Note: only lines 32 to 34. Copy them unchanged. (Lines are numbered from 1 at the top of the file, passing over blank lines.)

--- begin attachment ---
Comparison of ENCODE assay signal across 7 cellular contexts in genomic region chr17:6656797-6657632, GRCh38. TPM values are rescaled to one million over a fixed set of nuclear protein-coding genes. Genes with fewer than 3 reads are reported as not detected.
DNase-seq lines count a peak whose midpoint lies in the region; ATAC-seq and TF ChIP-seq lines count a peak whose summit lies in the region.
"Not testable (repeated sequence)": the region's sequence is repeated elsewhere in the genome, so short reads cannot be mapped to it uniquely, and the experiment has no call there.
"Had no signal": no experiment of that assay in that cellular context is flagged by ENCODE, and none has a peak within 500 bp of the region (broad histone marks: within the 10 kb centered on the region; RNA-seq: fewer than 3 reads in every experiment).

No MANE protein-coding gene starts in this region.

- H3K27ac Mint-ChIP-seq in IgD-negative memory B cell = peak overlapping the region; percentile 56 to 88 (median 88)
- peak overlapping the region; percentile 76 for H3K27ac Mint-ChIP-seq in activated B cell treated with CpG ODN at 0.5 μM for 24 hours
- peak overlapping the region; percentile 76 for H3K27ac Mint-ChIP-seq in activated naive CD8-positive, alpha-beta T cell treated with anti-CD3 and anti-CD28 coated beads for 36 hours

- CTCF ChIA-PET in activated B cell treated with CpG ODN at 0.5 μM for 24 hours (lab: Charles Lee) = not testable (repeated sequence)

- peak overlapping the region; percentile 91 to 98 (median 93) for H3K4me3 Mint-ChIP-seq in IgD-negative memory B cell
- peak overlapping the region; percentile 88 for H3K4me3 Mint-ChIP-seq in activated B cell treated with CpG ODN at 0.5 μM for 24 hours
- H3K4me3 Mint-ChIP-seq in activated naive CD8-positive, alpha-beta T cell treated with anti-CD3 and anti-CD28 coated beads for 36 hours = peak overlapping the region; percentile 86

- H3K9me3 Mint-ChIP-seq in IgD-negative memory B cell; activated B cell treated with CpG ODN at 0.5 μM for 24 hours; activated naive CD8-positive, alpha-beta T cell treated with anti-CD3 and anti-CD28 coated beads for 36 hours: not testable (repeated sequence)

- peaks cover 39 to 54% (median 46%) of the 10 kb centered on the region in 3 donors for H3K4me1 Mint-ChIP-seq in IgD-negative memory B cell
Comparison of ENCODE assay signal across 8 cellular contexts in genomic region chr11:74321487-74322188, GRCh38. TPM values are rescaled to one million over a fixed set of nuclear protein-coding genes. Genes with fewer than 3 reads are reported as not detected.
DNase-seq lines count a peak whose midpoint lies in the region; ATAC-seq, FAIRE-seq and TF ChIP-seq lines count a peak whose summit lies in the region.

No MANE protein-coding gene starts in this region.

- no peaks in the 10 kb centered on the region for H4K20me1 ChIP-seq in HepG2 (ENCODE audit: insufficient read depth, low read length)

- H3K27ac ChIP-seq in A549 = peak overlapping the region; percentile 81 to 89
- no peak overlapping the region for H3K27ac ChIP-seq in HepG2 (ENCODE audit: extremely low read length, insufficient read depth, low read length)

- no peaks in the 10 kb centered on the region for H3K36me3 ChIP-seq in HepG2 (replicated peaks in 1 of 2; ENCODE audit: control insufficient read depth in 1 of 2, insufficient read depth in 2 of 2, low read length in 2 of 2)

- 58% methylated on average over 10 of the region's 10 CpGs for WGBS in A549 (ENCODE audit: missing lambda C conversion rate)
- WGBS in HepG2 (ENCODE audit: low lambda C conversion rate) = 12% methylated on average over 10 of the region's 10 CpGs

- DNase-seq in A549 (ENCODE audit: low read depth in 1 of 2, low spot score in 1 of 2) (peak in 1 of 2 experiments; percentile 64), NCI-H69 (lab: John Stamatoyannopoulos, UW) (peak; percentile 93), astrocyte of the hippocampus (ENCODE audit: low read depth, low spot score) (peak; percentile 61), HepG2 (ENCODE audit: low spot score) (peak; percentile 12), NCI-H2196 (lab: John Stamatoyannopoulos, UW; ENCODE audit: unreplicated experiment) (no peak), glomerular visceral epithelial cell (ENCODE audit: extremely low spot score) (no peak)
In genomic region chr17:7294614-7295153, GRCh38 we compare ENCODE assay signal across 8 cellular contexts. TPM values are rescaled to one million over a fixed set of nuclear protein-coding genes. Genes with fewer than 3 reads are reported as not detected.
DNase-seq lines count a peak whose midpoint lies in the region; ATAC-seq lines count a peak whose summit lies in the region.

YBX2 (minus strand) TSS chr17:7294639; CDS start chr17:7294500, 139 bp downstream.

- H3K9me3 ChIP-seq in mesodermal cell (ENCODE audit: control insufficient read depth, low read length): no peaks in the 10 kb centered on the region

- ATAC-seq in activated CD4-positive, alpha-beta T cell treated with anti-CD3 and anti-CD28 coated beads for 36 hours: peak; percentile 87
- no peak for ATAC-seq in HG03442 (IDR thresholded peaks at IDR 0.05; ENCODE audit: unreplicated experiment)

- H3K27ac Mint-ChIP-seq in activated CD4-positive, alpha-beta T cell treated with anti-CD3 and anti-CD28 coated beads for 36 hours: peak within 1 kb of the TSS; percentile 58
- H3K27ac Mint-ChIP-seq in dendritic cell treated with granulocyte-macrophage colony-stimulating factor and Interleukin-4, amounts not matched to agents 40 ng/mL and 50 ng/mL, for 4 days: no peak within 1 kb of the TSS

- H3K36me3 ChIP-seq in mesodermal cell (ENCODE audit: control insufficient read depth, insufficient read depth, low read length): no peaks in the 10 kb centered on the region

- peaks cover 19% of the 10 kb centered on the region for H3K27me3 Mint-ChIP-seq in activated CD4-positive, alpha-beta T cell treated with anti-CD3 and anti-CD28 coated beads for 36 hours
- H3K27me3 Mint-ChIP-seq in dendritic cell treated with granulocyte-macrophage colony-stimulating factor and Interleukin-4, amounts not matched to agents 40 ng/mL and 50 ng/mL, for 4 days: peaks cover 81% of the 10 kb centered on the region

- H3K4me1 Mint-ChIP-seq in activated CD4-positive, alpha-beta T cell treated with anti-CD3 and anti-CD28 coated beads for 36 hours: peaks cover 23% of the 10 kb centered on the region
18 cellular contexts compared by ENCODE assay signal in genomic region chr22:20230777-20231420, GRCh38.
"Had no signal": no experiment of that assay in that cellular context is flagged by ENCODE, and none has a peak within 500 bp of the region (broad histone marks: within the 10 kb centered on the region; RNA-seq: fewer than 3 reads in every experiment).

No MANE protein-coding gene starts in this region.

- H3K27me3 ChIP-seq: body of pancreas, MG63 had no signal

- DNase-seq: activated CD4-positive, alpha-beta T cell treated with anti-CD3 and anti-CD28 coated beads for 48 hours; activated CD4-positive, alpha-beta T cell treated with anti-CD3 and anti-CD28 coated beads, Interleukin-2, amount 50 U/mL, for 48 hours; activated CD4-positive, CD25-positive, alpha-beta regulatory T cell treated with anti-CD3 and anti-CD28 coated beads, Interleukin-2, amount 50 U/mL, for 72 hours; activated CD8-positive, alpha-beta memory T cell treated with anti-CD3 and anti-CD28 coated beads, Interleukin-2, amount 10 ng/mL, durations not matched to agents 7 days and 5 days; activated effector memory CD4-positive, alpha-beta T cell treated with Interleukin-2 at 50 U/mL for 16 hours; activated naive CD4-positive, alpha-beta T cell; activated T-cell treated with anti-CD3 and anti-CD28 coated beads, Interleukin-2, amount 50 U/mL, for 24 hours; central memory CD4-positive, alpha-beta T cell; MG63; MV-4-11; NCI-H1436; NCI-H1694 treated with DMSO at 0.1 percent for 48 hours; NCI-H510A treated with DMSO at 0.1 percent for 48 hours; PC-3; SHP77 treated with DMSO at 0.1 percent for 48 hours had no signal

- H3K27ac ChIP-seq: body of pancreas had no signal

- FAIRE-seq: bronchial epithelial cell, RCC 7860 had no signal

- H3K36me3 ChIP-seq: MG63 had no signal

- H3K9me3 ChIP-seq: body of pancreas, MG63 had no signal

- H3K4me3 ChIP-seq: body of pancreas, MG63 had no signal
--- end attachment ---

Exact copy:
- H3K27ac Mint-ChIP-seq in dendritic cell treated with granulocyte-macrophage colony-stimulating factor and Interleukin-4, amounts not matched to agents 40 ng/mL and 50 ng/mL, for 4 days: no peak within 1 kb of the TSS

- H3K36me3 ChIP-seq in mesodermal cell (ENCODE audit: control insufficient read depth, insufficient read depth, low read length): no peaks in the 10 kb centered on the region

- peaks cover 19% of the 10 kb centered on the region for H3K27me3 Mint-ChIP-seq in activated CD4-positive, alpha-beta T cell treated with anti-CD3 and anti-CD28 coated beads for 36 hours